I'm not totally hip on how the latest generation of twisted-pair Ethernet PHYs work, but old ones used to have actual transformers for each "loop" (where a loop is a pair of wires, e.g. "white-green" / "green" or "white-orange" / "orange"), in order to change the push-pull balanced differential signaling on the line into a single-ended voltage for the PHY chip. It may be that modern units use some sort of solid-state tech like optoisolators or something, rather than literal magnetic transformers, but I find it very hard to believe that this functionality has been eliminated completely, since it's a core part of how twisted-pair cables manage to transmit the bandwidth that they do over relatively long lengths and reject interference. This article from 2016 says quite clearly that "magnetics are not optional", which tends to make me more confident this is still the case.

Anyway... if I was going to go to all the effort of digging a trench, laying cable, etc., I'd sure as hell bury several of them. And probably a piece of fiber as well, just for future-proofing. Even if you don't use the fiber right away, eventually Ethernet is going to hit the theoretical max for twisted-pair and you might want it.
posted by Kadin2048 at 11:32 AM on October 19 [2 favorites]

but old ones used to have actual transformers for each "loop" (where a loop is a pair of wires, e.g. "white-green" / "green" or "white-orange" / "orange"), in order to change the push-pull balanced differential signaling on the line into a single-ended voltage for the PHY chip.

New ones still do as they are part of what's necessary to run PoE. You don't want those 48 volts (or even the lower voltages fake 'PoE' uses) to come anywhere near your ethernet chippery, and those transformers can do double duty separating the DC voltage between pairs from the signal as well as dealing with balanced signalling and correct termination.
posted by Stoneshop at 12:15 PM on October 19

I live in Canada (where it also gets below freezing) and have a plain old ethernet cable running into my house from a modem that's attached to a utility pole about 60m away that itself has an ethernet cable running from my neighbor's house that's even farther away. So, other than the daisy chain, it's a similar case to what you want to do. We have the cable inside a flexible black plastic tube about 1" in diameter. Im not sure what it's called, but the walls are probably 1/8" thick and it's not super bendy. It's buried in some places where the yard occasionally gets driven on, or where it runs along a walkway, but there are definitely places where it's just above ground or only an inch or so below it. We havent had problems with temperature as far as I can tell.

That said, our internet maxes at about 5mb which although enough to stream and do video calls is certainly not the kind of speed you might have/want and I'm not sure if higher speeds are affected by temps.

We just dug the ditch where it was needed with pickaxes and shovels.
posted by ananci at 1:11 PM on October 19 [1 favorite]

Be aware there's a 100m limit on ethernet length.

That's for wired ethernet; fiber is good for at least 500m even with the least expensive cable and converters, so if for some reason you have to make a detour (tree roots, rocks, an underground secret survival bunker) you won't be stuck for distance. Keep in mind that for consumer-grade networking like this there are two kinds of fiber: multimode and single mode, and the optical side of your converters (most often an SFP) has to match that. The connectors on the cable obviously has to fit the converter as well; if you have SFP 'optics' the fiber should have LC connectors.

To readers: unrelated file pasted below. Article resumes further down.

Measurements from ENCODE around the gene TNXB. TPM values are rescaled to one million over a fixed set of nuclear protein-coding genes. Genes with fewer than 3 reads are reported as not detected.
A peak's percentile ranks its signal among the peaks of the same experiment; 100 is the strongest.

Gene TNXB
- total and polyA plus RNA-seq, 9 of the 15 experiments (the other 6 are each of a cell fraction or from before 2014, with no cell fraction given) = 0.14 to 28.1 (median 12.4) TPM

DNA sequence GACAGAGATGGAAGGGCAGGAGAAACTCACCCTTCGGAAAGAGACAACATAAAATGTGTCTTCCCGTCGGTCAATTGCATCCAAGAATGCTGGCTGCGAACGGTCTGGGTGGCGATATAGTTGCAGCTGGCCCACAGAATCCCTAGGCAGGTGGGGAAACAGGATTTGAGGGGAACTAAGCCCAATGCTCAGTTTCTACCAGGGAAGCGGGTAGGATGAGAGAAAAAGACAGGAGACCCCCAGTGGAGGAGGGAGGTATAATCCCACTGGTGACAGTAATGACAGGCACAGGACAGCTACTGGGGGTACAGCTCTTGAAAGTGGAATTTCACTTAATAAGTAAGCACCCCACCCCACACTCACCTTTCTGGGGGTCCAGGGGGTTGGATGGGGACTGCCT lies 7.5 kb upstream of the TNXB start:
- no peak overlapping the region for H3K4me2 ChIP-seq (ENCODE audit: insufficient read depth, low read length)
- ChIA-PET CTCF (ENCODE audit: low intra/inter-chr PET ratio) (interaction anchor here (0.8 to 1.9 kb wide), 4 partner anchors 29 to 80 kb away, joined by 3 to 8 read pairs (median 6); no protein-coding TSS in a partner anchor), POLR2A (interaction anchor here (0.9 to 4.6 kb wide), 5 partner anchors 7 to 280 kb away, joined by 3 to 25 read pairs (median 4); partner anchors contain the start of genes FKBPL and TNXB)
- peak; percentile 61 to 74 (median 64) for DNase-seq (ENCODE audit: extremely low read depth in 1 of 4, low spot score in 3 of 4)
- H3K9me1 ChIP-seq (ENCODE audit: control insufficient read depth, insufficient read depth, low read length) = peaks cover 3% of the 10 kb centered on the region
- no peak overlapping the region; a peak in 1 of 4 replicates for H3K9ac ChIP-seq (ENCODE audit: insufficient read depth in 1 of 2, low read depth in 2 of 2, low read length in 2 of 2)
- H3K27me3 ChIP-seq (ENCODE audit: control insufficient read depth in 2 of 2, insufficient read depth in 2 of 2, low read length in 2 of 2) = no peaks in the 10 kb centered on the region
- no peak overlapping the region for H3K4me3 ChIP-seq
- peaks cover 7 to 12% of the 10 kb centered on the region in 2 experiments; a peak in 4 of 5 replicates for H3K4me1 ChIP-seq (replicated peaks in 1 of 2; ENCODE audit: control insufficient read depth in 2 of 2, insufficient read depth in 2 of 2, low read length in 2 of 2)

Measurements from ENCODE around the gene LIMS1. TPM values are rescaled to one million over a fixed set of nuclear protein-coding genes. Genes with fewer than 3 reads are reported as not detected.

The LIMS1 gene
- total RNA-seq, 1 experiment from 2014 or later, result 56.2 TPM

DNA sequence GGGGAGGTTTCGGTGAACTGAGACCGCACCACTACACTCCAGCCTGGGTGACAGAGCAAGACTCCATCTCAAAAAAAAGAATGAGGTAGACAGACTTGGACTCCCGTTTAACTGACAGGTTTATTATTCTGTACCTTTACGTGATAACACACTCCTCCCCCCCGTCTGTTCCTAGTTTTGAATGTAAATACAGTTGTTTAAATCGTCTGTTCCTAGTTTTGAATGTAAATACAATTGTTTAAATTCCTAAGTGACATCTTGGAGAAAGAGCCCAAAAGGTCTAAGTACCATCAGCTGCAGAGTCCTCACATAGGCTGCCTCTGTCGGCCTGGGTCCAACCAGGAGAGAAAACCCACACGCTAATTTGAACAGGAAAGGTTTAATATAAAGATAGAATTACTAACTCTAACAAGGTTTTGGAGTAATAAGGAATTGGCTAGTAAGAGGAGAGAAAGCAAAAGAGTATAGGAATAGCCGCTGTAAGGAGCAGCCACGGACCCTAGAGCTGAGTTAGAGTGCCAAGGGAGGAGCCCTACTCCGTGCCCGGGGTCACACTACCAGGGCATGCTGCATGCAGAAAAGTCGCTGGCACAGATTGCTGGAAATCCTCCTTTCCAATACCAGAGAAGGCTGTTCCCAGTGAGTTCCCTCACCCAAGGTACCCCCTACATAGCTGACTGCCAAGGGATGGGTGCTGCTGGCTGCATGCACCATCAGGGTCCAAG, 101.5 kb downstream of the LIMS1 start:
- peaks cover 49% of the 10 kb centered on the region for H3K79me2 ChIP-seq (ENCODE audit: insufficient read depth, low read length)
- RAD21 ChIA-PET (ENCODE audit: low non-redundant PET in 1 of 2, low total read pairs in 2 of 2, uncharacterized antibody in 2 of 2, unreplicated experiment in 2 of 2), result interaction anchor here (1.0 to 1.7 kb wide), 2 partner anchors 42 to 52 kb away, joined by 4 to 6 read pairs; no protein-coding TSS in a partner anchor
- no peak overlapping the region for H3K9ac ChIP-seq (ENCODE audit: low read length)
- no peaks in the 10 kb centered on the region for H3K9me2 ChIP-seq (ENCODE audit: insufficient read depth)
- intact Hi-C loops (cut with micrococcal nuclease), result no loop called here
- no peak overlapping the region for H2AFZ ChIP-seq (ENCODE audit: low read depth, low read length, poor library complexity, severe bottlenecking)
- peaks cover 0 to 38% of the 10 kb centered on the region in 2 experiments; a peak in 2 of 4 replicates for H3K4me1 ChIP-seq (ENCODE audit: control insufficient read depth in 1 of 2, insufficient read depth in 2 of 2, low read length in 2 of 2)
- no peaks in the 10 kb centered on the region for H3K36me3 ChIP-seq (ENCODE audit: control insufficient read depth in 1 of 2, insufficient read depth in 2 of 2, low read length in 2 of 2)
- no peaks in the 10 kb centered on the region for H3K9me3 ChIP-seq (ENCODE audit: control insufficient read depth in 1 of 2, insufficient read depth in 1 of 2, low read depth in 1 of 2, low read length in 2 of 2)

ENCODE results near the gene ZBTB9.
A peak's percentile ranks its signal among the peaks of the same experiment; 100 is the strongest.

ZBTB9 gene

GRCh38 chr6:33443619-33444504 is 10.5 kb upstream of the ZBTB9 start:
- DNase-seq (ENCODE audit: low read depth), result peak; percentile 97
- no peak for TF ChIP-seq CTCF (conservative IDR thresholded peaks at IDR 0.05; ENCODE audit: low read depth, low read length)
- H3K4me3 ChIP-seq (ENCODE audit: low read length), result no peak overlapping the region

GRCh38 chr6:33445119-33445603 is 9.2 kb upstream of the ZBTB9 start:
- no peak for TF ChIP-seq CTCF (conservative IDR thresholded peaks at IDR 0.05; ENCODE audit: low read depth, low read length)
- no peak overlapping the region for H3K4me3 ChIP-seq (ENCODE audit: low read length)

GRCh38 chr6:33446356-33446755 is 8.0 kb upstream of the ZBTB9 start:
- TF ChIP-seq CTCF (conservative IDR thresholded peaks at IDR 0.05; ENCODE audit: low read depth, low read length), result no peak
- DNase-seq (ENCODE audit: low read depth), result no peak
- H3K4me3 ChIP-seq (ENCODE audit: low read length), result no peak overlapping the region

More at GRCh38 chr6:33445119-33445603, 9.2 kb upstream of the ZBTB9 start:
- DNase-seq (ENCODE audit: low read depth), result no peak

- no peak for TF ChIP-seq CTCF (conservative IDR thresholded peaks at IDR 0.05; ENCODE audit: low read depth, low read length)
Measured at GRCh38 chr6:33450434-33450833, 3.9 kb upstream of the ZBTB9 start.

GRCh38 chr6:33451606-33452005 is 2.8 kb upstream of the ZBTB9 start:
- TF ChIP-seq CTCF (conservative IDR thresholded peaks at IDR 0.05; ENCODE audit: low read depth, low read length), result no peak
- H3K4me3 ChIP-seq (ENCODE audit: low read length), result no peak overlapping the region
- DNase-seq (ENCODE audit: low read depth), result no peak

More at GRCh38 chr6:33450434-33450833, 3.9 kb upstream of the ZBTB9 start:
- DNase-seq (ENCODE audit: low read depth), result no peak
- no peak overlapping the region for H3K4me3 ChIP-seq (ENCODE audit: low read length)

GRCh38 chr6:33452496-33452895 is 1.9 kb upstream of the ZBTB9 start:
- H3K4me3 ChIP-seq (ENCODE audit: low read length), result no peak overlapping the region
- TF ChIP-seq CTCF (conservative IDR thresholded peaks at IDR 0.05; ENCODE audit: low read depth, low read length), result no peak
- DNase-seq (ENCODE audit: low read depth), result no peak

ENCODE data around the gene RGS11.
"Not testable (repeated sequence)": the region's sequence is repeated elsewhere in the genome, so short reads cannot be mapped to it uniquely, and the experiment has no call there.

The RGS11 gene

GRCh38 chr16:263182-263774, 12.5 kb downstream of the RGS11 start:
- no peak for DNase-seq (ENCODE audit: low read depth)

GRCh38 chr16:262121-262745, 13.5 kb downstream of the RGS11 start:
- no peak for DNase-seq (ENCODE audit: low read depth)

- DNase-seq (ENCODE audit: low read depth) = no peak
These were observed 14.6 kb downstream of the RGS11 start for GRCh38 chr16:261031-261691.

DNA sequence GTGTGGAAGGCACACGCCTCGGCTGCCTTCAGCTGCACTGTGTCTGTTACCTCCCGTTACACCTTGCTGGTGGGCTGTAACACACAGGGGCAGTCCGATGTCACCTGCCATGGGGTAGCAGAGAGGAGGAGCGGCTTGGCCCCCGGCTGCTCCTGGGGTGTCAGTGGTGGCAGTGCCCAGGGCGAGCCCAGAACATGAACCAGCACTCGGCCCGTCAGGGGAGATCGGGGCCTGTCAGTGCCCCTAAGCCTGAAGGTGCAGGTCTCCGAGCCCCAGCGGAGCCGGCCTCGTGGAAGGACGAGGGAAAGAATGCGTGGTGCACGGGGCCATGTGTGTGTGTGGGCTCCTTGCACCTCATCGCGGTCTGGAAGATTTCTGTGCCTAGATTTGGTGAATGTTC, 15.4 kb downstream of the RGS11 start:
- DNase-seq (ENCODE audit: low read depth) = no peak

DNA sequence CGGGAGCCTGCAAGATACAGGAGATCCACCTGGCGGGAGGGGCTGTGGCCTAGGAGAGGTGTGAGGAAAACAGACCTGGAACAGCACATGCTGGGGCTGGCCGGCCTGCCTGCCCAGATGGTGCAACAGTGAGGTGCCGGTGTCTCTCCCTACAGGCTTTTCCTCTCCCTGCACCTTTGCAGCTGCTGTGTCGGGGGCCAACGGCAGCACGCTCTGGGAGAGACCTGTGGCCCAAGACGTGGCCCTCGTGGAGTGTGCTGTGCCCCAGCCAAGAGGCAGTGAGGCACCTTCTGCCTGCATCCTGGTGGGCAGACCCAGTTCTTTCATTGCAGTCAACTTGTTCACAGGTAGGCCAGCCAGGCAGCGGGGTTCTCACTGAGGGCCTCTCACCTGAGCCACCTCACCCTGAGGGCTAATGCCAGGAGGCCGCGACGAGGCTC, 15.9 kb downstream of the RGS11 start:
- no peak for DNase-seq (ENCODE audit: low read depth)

posted by Stoneshop at 1:56 PM on October 19 [1 favorite]

The 100m limit is not actually true (mostly) anymore. It derives from the Carrier-sense multiple access - Wikipedia era. Back on thick and then thin cable days computers were daisy-chained in a line. The limit of length is a calculation based on the shortest possible packet getting from one end to the other and back. A machine on one end must be able to send a packet and if coincidentally the machine on the other end sends a packet at the same time the packets must overlap to create the jam/collision signal. If the cable is longer.... it's possible for a machine on one end to send a packet and not know that there was a collision. With switches and twisted-pair it's not the same as there are only the two machines on the same link instead of many. You can go a good bit further than 100m (if needed).

I would also lay some sort of conduit, install a 170m pull string (make sure to physically attach each end on each side so that you can't accidentally pull your pull string through. Then it's fiber and a couple of media converters. You're going to a barn, you don't need some fancy router with a SFP and a ton of ports or such, just a little box with a wall-wart on each side that does the fiber to ethernet conversion, then you can use a cheap switch or even just plug in an access point.

I didn't know that there were just toss in a hole in the ground ethernet cables. Wow. My big university network engineer sort of mind just goes "hell no" at just burying a cable in the ground. That's just not how we do stuff.

Two fiber-ethernet converters on either side, a buried (whatever works for you) pipe with a pull string inside and then pull some fiber through... no fuss, no muss, no worries. I'd support that.
posted by zengargoyle at 6:03 PM on October 19 [4 favorites]

The 100m limit is not actually true (mostly) anymore. It derives from the Carrier-sense multiple access era.

Not wanting to derail too much, but cable lengths for twisted pair ethernet are limited by signal degradation, not CSMA/CD considerations[0]. Because those signal level limits are based on worst-case conditions, and as signal processing in the network equipment tends to be able to still deal with signals that have dropped a bit below the minimum level specified in the standard you can usually exceed that maximum length by 20..30% without the link falling over. On top of that, the network gear on both ends will try to negotiate a speed at which they can maintain a stable link, and if that's 100Mbit/s due to the cabling they will just do that even if they're both capable of 1Gbit/s. So you'll see a stable link, just not at the speed you're expecting.

[0] CSMA/CD only applies to 10Mbit/s networks with multiple devices strung together using coax cabling, and their maximum lengths are actually 500m for 10b5 (thickwire) and 185m for 10b2 (thinwire).
posted by Stoneshop at 1:42 AM on October 20 [1 favorite]

Could plc be an option ?
posted by nicolin at 11:41 AM on October 20